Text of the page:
Friday, January 30, 2015

Sourdough Bagels

“It has been almost two months since my last bake.” confessed the militant advocate for good food who also happened to be a gluttonous baker.

She had tried to stay far away from the temptation called wheat, meat, and everything buttered and though the fat she piled mile high from the last Christmas parties she went to had not yet completely disappeared, her already weak willed self broke at the thought of having to have another slice of factory bread just because she was afraid to gain a few pounds by baking.

So on that eventful night, her dormant sourdough starter, which she treasured like the golden tooth she thought she would have one day, was fed with the purest organic dark rye flour so it would wake up from its deep slumber and ready to be at its Mistress’ service. But alas, too long Bonnie had slept. One feeding, two feedings, three feedings were what it took to wake the bonnie sleepy starter drunk in its own alcohol. Once Bonnie was awakened, she sported a grin bigger than Cheshire cat’s grin and made way to her laboratory called The Kitchen.
  

LOL, enough with the story. Let me just say a very belated New Year. YAY. Yes, I haven’t baked in a while. Jeez I want my old jeans back and YAY, I am getting there. Apparently bread is not what made me gained weight. It was dinner. I still eat like I used to but I only have coffee or hot cocoa at night. My dinner is at 5 pm. Weird isn't it? But whatever works for me might not work for you vice versa. But what I know for sure, do not go into a fad or crash diet because once you’re done, you’re getting the lost pounds back plus some more caused by missing a certain kind of food so much so you gorge in it until you feel rather bad about it. Diet, a vicious cycle don’t you think?

Anyhow, I want to share you a sourdough bagels recipe. This is a recipe that I love so much because it yields chewy bagels with a pleasant sourdough tang. Bagels are supposed to be chewy; otherwise it should be called doughnuts. I do have to warn you that you need to work those arms to knead the dough like you are competing for $1000. The gluten needs to be strong, strong, strong. So you have to knead, knead, knead.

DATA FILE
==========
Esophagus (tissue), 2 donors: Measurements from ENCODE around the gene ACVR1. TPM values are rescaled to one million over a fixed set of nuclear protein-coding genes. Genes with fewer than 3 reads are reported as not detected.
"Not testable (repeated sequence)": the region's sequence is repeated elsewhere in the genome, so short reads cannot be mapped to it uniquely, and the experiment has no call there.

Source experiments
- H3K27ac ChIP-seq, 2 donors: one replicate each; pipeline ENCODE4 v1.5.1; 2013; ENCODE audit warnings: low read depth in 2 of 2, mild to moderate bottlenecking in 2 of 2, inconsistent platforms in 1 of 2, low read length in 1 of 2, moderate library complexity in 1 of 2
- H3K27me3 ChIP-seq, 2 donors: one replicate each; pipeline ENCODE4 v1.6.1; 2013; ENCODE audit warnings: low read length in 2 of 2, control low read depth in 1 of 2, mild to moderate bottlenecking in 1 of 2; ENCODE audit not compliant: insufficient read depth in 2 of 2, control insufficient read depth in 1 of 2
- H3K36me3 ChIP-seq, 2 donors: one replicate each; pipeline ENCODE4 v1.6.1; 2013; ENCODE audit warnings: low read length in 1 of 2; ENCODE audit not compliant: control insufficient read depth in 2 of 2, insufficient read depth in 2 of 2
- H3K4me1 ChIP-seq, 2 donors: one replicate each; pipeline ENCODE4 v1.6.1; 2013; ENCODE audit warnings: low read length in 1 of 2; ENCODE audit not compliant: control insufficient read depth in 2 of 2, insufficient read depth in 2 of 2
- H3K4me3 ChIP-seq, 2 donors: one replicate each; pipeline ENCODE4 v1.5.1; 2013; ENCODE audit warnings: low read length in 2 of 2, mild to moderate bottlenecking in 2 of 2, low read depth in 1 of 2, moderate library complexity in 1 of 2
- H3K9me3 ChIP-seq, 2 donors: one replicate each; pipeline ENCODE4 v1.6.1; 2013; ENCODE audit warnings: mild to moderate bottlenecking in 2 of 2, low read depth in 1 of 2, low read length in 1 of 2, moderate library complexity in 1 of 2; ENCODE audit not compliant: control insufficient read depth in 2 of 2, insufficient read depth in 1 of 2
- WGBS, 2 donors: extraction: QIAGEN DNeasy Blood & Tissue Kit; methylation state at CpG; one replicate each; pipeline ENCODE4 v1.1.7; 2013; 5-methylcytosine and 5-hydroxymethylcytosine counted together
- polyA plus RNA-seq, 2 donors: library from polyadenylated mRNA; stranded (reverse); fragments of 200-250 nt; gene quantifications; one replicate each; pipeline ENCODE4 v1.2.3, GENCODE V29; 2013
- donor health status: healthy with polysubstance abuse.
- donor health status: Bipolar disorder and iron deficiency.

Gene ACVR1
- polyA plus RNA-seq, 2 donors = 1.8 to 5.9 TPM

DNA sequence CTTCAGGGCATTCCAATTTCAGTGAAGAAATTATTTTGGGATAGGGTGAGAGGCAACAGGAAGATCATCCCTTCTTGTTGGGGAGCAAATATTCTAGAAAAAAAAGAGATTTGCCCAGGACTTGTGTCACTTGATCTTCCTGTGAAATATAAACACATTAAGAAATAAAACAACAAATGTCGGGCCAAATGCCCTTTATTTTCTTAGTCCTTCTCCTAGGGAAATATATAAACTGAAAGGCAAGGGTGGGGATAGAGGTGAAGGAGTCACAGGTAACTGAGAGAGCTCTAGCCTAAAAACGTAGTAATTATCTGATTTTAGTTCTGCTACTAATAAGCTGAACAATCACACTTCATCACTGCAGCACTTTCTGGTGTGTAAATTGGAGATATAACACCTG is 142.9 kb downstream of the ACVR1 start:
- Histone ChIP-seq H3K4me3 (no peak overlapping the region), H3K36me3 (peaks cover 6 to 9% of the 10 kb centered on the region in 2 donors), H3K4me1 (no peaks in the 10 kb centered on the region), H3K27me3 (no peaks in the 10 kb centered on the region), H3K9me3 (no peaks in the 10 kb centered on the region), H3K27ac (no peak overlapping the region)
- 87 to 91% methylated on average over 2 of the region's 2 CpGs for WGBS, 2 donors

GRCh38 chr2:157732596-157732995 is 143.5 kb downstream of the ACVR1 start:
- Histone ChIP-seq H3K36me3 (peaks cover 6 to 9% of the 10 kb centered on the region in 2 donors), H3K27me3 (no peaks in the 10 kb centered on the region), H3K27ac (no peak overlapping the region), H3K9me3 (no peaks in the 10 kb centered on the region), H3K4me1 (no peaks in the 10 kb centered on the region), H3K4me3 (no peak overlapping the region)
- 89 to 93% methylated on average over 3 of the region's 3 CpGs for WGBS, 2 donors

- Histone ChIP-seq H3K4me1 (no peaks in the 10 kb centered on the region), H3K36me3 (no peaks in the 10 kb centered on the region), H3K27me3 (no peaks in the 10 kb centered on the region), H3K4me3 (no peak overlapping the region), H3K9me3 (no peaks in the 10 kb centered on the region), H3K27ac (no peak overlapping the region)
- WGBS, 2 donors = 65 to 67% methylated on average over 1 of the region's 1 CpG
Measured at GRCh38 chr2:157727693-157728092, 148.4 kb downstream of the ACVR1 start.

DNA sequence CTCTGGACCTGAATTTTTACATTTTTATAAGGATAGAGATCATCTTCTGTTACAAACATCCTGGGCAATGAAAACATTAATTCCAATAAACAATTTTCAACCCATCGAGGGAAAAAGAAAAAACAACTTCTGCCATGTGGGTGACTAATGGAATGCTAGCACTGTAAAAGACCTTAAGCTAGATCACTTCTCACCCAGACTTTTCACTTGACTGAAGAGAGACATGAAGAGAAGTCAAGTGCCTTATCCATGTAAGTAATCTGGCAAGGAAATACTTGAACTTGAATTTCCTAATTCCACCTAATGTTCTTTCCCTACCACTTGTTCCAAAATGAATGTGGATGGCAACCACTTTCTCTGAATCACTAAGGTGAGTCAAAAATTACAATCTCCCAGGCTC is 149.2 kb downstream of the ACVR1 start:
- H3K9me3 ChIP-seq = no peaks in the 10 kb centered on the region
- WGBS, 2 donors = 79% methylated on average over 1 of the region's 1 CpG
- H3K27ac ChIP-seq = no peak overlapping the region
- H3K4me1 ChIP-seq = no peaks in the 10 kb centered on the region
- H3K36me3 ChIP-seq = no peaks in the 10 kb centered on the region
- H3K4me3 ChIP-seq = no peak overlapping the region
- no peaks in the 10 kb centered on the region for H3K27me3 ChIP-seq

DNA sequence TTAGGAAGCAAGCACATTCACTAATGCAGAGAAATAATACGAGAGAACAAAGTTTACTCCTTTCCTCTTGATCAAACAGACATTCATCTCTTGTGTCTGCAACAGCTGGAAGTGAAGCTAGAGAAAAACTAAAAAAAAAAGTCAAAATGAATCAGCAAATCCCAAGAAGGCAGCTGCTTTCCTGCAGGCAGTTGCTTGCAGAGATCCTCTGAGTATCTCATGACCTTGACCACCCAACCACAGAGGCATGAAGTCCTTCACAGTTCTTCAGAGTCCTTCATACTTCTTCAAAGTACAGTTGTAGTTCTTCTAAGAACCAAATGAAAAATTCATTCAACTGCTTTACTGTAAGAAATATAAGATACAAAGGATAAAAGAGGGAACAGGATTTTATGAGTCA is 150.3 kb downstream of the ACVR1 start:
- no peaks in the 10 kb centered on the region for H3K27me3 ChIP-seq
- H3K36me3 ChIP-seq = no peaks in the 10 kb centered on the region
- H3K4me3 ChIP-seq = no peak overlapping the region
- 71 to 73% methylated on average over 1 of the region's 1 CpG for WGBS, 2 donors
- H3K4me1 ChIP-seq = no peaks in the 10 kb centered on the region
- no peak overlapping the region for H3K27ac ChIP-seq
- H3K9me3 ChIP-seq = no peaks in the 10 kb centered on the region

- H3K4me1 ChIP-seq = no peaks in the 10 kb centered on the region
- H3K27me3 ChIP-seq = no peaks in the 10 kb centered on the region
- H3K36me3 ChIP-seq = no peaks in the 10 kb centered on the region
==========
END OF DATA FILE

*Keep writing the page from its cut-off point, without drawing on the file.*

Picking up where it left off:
So let’s roll up those sleeves!

Recipe is adapted from: Wild Yeast Blog
Ingredients
340 gr bread flour
10 g vital wheat gluten*
130 gr cold water
28 gr milk powder
17 gr brown sugar 
11 gr salt
300 gr active 100%-hydration sourdough starter
----------------
1 tbs baking soda for boiling
Sesame or poppy seeds for topping, optional

Note:
*If you do not have vital wheat gluten, you can use 350 gr bread flour but the result will be less chewy.

Directions:
-Mix all the ingredients together until thoroughly combined and KNEAD.
If you are tired, rest for a while and do not forget to cover your dough with a cling wrap so it does not dry out. It will also benefit the dough. For example; knead for 10 minutes, rest for 10 minutes, then knead again. Low hydration dough gives you the best arm workout.
-Cover the dough loosely with plastic wrap or a towel and let it rest for 10 minutes.
-Divide the dough into 8 pieces. Form each piece into a ball. Cover and let rest for another 10 minutes.
-Line a sheet tray with a parchment paper or silpat then dust it generously with semolina or corn meal.

I just have to put this here. Look at her knead the heavy dough :D

Shaping:
You can shape bagels in two ways. 
-The first is making a 10 inch long rope from each ball of dough and form a ring by joining both ends, but overlapping each a bit, then roll the joint ends to seal the deal.
-Second, this is the easy way, is just to poke a hole in the middle of the dough.

Choose whichever way of shaping you like

Proofing and Baking:
-Proof for about 3-4 hours at warm room temperature, until the bagels look and feel a bit puffy.
-When 3-4 hours is up, transfer the whole tray then to the refrigerator for 4–8 hours.
-Preheat oven to 215C.  
-Put a large pot of water over high heat and bring to a boil 
-Prepare a wire rack
-Remove bagels from refrigerator 
-When the water boils vigorously, add the baking soda.  
-Gently lower a few bagels at a time into the boiling water.  Boil for 20 seconds (by which time they should be floating).  If they float immediately, be sure to turn them after 10 seconds so both sides get the full benefit of the boiling water.
-Lift them out with a strainer or slotted spatula, roll it on the topping if you're using, and place on the wire rack.  Repeat with remaining dough.  Let them sit on the rack for at least 30 seconds before placing them back on the tray.
-Once they are all back on the tray, slide them into the oven.  When the oven door is shut, lower heat to 200C.  Bake until golden, around 24-26 minutes.


I hate to admit it but every time I see this picture, Pitbull's image just pops in my head singing..